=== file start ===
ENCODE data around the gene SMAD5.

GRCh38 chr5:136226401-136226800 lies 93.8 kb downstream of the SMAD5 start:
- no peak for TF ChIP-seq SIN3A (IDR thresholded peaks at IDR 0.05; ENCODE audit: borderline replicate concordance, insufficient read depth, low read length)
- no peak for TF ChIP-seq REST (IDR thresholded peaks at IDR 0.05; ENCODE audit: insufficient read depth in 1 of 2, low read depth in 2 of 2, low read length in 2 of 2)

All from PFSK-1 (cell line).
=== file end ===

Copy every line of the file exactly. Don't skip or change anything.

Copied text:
ENCODE data around the gene SMAD5.

GRCh38 chr5:136226401-136226800 lies 93.8 kb downstream of the SMAD5 start:
- no peak for TF ChIP-seq SIN3A (IDR thresholded peaks at IDR 0.05; ENCODE audit: borderline replicate concordance, insufficient read depth, low read length)
- no peak for TF ChIP-seq REST (IDR thresholded peaks at IDR 0.05; ENCODE audit: insufficient read depth in 1 of 2, low read depth in 2 of 2, low read length in 2 of 2)

All from PFSK-1 (cell line).